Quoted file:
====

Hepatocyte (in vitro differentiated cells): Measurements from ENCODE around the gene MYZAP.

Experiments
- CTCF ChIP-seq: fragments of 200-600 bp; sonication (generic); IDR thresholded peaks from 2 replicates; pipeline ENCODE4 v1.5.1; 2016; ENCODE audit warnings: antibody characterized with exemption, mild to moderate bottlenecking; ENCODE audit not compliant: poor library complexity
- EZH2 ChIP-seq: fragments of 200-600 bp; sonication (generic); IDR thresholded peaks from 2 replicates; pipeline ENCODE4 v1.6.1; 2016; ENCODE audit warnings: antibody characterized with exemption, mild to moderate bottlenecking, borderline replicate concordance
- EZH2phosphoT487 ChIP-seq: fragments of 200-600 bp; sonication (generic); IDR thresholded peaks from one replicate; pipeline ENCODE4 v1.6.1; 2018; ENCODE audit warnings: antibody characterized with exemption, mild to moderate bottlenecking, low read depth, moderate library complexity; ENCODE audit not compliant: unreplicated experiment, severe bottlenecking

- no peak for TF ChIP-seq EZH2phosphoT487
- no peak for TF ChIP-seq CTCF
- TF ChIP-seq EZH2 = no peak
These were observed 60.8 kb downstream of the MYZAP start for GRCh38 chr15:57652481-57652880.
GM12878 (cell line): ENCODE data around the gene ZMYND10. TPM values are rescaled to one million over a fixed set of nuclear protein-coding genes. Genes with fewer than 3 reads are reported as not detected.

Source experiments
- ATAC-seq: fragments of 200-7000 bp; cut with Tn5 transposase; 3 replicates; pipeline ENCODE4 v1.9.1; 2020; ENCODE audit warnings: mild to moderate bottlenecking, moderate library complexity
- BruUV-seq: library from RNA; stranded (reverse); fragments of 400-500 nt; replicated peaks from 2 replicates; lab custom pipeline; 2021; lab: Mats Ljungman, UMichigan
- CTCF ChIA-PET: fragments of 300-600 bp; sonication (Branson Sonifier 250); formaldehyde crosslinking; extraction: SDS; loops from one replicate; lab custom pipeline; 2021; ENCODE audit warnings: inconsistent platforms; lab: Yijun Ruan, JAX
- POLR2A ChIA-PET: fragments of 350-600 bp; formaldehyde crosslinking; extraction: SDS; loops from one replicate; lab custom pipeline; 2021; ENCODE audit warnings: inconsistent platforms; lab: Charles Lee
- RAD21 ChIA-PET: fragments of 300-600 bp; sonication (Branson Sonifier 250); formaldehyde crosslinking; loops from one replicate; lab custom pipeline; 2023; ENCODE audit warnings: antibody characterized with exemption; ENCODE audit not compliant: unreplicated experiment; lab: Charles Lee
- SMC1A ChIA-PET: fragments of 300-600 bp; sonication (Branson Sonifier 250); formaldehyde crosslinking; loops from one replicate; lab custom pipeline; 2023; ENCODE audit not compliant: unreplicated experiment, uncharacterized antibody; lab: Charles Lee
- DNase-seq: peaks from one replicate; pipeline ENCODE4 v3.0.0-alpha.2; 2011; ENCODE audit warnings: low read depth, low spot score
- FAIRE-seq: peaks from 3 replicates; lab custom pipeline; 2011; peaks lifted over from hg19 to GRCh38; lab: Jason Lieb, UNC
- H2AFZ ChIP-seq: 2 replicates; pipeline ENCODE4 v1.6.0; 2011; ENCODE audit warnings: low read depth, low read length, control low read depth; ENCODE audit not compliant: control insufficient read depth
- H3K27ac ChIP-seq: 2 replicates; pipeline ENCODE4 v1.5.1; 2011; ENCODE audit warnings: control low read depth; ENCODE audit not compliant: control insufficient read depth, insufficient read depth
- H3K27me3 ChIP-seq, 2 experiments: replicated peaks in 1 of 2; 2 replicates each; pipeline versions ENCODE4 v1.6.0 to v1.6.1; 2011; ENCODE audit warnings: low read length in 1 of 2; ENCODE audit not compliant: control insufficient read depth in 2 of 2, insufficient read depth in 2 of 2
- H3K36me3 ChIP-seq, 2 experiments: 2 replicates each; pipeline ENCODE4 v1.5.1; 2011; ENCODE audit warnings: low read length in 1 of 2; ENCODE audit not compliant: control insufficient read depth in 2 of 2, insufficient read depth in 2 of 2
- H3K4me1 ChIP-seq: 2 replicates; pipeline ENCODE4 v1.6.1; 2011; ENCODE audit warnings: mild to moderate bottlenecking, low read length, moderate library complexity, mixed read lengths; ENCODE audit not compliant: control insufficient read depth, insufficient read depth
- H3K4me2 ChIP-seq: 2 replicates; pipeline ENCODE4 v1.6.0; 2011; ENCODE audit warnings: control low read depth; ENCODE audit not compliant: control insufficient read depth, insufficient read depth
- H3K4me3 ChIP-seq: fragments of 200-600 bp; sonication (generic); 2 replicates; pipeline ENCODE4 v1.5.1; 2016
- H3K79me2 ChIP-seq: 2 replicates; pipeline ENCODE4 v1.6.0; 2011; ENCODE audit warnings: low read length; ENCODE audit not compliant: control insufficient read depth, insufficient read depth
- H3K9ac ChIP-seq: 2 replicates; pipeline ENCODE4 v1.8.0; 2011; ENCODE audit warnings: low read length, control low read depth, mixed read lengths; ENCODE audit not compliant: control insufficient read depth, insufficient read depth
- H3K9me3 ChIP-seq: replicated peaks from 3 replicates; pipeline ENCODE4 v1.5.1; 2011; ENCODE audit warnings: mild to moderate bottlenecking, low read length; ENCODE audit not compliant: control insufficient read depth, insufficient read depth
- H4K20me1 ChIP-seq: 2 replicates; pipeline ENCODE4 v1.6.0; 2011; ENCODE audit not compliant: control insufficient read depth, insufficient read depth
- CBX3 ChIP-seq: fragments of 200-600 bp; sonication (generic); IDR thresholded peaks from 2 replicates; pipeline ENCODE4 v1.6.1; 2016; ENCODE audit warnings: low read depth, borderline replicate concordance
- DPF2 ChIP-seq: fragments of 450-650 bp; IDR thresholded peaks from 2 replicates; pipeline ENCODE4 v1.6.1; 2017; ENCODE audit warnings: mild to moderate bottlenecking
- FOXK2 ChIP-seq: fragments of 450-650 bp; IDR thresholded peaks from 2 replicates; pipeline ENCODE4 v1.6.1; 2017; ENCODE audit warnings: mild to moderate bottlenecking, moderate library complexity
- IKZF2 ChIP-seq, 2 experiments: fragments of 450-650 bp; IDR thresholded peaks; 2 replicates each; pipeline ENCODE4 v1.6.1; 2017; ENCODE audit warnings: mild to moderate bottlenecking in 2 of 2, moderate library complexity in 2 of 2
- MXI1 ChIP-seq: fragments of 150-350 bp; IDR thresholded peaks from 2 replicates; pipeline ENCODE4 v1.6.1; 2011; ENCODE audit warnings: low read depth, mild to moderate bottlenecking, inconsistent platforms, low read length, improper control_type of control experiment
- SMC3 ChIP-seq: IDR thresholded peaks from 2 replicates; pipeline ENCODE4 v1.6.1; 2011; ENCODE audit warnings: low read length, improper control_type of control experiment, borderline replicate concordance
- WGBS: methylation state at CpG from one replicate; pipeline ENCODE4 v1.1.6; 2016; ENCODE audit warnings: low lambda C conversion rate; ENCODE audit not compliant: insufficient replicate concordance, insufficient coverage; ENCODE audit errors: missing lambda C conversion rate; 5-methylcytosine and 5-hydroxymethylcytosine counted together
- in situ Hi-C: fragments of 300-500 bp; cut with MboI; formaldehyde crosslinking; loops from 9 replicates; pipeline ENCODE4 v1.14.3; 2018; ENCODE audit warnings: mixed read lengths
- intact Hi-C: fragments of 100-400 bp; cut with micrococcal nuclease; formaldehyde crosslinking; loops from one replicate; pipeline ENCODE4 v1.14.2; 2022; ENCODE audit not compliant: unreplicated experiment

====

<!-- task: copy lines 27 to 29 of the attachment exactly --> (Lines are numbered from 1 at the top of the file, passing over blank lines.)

- H3K79me2 ChIP-seq: 2 replicates; pipeline ENCODE4 v1.6.0; 2011; ENCODE audit warnings: low read length; ENCODE audit not compliant: control insufficient read depth, insufficient read depth
- H3K9ac ChIP-seq: 2 replicates; pipeline ENCODE4 v1.8.0; 2011; ENCODE audit warnings: low read length, control low read depth, mixed read lengths; ENCODE audit not compliant: control insufficient read depth, insufficient read depth
- H3K9me3 ChIP-seq: replicated peaks from 3 replicates; pipeline ENCODE4 v1.5.1; 2011; ENCODE audit warnings: mild to moderate bottlenecking, low read length; ENCODE audit not compliant: control insufficient read depth, insufficient read depth